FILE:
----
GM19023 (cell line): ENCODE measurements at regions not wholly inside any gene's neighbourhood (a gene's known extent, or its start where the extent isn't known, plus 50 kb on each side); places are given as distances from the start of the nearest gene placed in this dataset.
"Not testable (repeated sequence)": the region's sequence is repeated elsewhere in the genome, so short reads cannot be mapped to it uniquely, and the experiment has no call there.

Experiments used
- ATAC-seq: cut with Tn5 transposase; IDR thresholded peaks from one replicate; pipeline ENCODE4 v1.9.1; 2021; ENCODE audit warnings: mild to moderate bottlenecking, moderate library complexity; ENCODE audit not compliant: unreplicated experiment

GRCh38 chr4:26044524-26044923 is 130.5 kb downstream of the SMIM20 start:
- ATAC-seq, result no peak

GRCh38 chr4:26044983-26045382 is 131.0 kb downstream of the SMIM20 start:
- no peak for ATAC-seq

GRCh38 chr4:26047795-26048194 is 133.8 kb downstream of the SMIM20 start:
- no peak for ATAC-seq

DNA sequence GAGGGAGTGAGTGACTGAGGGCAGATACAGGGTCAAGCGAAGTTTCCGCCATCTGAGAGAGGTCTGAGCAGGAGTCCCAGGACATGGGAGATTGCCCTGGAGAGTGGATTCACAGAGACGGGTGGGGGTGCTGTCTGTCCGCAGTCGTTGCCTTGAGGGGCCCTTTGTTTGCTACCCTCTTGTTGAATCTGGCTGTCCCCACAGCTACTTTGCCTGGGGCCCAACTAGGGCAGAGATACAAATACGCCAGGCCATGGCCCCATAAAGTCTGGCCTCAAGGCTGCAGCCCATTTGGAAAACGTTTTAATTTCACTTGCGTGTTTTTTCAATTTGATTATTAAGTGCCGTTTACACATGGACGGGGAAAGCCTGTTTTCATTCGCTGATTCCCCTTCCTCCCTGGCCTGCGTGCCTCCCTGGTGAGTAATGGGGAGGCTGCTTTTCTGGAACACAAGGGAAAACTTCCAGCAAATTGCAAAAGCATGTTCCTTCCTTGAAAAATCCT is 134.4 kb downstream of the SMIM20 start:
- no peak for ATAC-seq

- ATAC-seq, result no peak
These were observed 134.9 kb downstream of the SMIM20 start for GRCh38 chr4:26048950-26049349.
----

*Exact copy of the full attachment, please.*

GM19023 (cell line): ENCODE measurements at regions not wholly inside any gene's neighbourhood (a gene's known extent, or its start where the extent isn't known, plus 50 kb on each side); places are given as distances from the start of the nearest gene placed in this dataset.
"Not testable (repeated sequence)": the region's sequence is repeated elsewhere in the genome, so short reads cannot be mapped to it uniquely, and the experiment has no call there.

Experiments used
- ATAC-seq: cut with Tn5 transposase; IDR thresholded peaks from one replicate; pipeline ENCODE4 v1.9.1; 2021; ENCODE audit warnings: mild to moderate bottlenecking, moderate library complexity; ENCODE audit not compliant: unreplicated experiment

GRCh38 chr4:26044524-26044923 is 130.5 kb downstream of the SMIM20 start:
- ATAC-seq, result no peak

GRCh38 chr4:26044983-26045382 is 131.0 kb downstream of the SMIM20 start:
- no peak for ATAC-seq

GRCh38 chr4:26047795-26048194 is 133.8 kb downstream of the SMIM20 start:
- no peak for ATAC-seq

DNA sequence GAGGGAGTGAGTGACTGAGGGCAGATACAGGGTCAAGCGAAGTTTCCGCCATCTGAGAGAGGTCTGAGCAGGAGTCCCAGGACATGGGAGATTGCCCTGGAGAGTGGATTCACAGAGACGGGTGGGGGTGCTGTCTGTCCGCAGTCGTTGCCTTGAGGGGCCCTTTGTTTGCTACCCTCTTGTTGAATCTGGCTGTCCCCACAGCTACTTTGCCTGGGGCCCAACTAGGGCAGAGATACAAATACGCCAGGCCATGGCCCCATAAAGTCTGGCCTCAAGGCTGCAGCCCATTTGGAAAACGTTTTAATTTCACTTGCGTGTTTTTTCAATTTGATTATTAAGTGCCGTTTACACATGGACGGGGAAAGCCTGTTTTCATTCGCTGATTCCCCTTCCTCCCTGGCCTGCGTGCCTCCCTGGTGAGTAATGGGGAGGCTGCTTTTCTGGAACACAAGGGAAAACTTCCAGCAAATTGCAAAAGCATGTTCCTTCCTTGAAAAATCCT is 134.4 kb downstream of the SMIM20 start:
- no peak for ATAC-seq

- ATAC-seq, result no peak
These were observed 134.9 kb downstream of the SMIM20 start for GRCh38 chr4:26048950-26049349.